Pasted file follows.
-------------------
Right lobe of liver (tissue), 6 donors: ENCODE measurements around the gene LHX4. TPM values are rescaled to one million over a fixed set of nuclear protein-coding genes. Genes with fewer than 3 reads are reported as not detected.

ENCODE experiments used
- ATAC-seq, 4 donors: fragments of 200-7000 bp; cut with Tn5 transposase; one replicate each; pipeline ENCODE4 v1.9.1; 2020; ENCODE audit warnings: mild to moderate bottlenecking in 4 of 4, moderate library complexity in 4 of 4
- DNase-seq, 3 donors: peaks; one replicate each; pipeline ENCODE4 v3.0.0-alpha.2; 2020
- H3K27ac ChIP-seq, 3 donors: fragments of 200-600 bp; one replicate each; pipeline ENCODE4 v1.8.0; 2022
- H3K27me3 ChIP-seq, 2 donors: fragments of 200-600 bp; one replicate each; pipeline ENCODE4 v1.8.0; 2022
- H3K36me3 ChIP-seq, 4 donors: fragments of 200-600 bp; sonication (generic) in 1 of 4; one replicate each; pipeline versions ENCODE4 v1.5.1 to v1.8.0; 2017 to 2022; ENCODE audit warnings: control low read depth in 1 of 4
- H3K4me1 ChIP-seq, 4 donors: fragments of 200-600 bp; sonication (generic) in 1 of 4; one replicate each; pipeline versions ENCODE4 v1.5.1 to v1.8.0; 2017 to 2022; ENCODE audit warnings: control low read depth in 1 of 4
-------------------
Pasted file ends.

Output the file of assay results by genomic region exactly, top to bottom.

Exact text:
Right lobe of liver (tissue), 6 donors: ENCODE measurements around the gene LHX4. TPM values are rescaled to one million over a fixed set of nuclear protein-coding genes. Genes with fewer than 3 reads are reported as not detected.

ENCODE experiments used
- ATAC-seq, 4 donors: fragments of 200-7000 bp; cut with Tn5 transposase; one replicate each; pipeline ENCODE4 v1.9.1; 2020; ENCODE audit warnings: mild to moderate bottlenecking in 4 of 4, moderate library complexity in 4 of 4
- DNase-seq, 3 donors: peaks; one replicate each; pipeline ENCODE4 v3.0.0-alpha.2; 2020
- H3K27ac ChIP-seq, 3 donors: fragments of 200-600 bp; one replicate each; pipeline ENCODE4 v1.8.0; 2022
- H3K27me3 ChIP-seq, 2 donors: fragments of 200-600 bp; one replicate each; pipeline ENCODE4 v1.8.0; 2022
- H3K36me3 ChIP-seq, 4 donors: fragments of 200-600 bp; sonication (generic) in 1 of 4; one replicate each; pipeline versions ENCODE4 v1.5.1 to v1.8.0; 2017 to 2022; ENCODE audit warnings: control low read depth in 1 of 4
- H3K4me1 ChIP-seq, 4 donors: fragments of 200-600 bp; sonication (generic) in 1 of 4; one replicate each; pipeline versions ENCODE4 v1.5.1 to v1.8.0; 2017 to 2022; ENCODE audit warnings: control low read depth in 1 of 4